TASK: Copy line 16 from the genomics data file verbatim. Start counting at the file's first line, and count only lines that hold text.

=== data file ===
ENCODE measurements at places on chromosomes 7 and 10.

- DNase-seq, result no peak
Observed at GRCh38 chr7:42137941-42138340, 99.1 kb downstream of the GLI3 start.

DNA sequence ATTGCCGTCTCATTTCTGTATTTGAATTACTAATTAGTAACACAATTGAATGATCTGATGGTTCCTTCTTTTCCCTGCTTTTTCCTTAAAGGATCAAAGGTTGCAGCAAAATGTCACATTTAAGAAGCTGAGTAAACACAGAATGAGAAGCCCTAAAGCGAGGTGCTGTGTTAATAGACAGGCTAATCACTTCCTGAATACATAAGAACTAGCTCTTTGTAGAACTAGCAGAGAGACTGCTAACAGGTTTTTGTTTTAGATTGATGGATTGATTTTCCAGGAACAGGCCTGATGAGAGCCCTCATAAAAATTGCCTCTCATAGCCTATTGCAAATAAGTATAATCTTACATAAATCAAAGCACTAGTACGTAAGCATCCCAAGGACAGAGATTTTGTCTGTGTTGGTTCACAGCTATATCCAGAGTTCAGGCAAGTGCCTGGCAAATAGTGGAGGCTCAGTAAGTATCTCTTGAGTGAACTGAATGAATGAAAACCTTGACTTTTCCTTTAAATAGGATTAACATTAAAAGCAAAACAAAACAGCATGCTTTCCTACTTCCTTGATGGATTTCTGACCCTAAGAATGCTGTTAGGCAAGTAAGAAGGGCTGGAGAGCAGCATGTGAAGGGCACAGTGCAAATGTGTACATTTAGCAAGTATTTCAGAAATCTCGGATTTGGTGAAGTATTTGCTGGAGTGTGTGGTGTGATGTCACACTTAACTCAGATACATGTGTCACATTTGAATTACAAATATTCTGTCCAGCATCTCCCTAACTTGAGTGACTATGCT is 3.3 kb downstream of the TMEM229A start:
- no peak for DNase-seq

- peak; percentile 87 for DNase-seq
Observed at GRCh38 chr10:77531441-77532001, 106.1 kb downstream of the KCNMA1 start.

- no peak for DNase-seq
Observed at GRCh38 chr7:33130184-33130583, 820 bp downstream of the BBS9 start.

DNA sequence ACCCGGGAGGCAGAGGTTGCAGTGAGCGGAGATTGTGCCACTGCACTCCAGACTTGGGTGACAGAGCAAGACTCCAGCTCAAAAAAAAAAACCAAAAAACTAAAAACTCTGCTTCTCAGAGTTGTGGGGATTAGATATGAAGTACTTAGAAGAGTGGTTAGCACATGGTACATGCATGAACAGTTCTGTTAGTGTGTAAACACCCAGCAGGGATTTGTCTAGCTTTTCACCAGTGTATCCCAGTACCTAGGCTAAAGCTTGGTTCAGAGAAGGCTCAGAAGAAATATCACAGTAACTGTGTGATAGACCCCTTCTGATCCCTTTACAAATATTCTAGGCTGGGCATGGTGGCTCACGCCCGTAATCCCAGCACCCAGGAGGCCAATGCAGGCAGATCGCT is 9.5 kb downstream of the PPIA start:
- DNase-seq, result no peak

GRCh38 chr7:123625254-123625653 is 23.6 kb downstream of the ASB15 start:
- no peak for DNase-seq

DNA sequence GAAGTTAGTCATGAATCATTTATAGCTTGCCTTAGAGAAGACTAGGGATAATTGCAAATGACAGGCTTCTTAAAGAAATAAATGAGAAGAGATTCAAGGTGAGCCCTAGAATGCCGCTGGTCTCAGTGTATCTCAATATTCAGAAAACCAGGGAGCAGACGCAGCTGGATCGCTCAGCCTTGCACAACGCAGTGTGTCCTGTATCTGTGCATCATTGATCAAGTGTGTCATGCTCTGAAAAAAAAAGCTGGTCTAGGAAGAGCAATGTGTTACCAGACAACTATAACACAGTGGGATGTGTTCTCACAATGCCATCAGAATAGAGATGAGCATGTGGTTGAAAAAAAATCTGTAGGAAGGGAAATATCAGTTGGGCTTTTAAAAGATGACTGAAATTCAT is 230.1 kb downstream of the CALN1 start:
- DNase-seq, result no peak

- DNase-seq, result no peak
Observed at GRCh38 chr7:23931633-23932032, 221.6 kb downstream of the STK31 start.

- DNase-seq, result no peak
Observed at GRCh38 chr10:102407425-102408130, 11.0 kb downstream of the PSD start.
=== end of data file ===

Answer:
- DNase-seq, result no peak